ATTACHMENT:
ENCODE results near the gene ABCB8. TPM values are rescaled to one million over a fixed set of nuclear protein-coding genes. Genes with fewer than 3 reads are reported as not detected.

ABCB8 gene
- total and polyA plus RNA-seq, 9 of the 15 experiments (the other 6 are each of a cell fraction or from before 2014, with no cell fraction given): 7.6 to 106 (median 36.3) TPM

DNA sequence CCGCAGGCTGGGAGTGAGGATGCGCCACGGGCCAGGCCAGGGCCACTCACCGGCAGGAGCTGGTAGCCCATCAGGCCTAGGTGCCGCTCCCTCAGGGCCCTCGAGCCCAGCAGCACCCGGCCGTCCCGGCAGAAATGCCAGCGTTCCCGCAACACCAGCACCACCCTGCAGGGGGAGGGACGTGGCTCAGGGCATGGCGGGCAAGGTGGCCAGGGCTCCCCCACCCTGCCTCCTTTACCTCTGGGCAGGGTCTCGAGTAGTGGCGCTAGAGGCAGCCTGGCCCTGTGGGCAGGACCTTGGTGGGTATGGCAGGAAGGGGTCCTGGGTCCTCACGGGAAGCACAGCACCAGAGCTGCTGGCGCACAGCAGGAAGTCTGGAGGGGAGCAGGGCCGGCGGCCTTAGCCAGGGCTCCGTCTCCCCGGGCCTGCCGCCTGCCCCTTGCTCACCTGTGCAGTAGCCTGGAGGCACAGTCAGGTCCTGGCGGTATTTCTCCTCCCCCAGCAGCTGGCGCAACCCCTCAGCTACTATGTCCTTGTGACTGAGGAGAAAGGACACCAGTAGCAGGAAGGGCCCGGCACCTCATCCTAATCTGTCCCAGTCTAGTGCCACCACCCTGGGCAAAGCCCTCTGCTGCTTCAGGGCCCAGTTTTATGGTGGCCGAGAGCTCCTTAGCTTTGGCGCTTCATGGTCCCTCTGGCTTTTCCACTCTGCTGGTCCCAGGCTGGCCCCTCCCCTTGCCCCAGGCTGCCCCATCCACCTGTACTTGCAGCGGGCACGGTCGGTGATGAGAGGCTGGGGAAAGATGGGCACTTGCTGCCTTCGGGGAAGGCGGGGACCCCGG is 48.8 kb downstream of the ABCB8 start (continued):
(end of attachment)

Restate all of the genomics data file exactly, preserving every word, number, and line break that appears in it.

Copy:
ENCODE results near the gene ABCB8. TPM values are rescaled to one million over a fixed set of nuclear protein-coding genes. Genes with fewer than 3 reads are reported as not detected.

ABCB8 gene
- total and polyA plus RNA-seq, 9 of the 15 experiments (the other 6 are each of a cell fraction or from before 2014, with no cell fraction given): 7.6 to 106 (median 36.3) TPM

DNA sequence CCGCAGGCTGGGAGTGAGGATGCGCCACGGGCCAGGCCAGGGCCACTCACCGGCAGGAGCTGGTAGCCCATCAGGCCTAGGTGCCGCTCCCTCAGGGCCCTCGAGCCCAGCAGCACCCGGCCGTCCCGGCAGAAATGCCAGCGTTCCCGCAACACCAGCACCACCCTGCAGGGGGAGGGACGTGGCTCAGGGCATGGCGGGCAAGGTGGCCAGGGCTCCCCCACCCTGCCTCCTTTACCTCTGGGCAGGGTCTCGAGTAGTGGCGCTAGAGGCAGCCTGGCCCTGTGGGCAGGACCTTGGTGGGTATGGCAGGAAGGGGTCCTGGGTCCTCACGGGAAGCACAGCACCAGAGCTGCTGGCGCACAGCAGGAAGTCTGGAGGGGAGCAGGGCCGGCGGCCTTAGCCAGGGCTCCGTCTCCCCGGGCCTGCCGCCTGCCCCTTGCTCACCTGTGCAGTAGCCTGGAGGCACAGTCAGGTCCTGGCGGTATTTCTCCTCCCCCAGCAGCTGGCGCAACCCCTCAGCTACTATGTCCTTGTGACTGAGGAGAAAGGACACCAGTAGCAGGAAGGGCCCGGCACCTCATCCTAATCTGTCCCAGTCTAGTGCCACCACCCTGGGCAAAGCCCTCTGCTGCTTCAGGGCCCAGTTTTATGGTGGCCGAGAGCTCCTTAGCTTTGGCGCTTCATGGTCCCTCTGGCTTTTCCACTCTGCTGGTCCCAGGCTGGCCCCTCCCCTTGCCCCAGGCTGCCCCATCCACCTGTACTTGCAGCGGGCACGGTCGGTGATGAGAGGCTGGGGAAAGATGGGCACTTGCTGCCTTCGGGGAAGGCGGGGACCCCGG is 48.8 kb downstream of the ABCB8 start (continued):